The Tulu Moye Geothermal project has brought preeminent international geothermal scientists to Ethiopia, including some from the USA, Iceland, France, New Zealand & Kenya, as well as homegrown Ethiopian eminent expertise, in an example of international and African regional cooperation, and the company is determined to continue to work in the coming years with technical and financial experts in Ethiopia to develop a leading global geothermal industry.
From the beginning, TMGO made a clear commitment to avoid or, where this is not possible, minimise its impacts while contributing positively and collaboratively to lasting environmental and social benefits where it operates. The company is set to minimise the carbon footprint of its operations through appropriate investment in efficient technology; and to promote the efficient and sustainable use of natural resources, especially energy and water, by employing the principles of reduction, recovery, re-use and recycling.
Last but not least, TMGO is set to ensure that local communities benefit on an enduring basis through opportunities such as employment, local supply and contracting, and community development programmes.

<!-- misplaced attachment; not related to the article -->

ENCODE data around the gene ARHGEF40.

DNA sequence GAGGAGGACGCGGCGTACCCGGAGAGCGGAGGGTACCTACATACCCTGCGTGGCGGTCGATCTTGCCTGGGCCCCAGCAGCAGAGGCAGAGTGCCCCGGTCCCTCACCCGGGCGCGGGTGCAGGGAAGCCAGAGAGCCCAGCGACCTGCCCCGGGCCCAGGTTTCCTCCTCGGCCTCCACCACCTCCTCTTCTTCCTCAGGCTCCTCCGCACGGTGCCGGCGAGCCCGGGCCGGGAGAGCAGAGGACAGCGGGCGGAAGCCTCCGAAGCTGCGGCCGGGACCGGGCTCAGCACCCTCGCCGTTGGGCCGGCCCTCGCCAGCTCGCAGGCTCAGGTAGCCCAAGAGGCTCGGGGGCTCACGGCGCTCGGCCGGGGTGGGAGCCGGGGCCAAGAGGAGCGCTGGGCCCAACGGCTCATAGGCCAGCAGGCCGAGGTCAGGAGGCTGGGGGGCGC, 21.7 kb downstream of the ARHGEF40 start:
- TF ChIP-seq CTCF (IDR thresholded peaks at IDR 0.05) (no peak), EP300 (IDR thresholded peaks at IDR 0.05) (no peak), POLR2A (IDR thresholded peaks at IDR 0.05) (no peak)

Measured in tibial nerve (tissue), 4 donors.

“Despite the slow progress of drilling due to corona and the geological challenges underground, we continue with the range of our initiatives for the local communities including job creation, job training, apprenticeship schemes as well as bringing water and electricity to the very rural area of the project,” Darrell affirms.
Committed to progress
He acknowledges that in the last few months, geothermal drilling has continued at well pad GA, drilling an exploration well GA-2. The water supply system upgrades have continued with the start of pump installation in several of the water wells, upgrades of the water supply system and continued drilling of water wells. The civil works have been more or less completed, and the site is basically ready for hand over to the EPC contractor.
“We are now 2,200 metres deep and need to go a further 300 metres. The plan is to move to well No 3 later in May. When we move the rig, we will start to test the first two wells and that will be a real moment of truth to confirm a geothermal resource. So, while we do not have any fantastic news just yet, I can report positive indications.”
“Of course, a key piece of news is the appointment of the new CEO, Maxence Mirabeau, an experienced manager with more than 29 years of experience in different sectors, including renewable energies,” Darrell Boyd declares, noting that he himself will stay on until the end of May to make sure the transition is done in a proper fashion within a structured process.
“In terms of the future development it is important to highlight that the private sector reforms that have been ongoing here in the last years are continuing – the National Bank of Ethiopia has issued more than 40 new directives recently, indicating the government’s clear commitment to the reforms. It is a sign that the country is embracing the private sector and foreign direct investment since it has been recognised that a state-driven economy is not going to take the country to the next level. TMGO will continue to be part of that process.”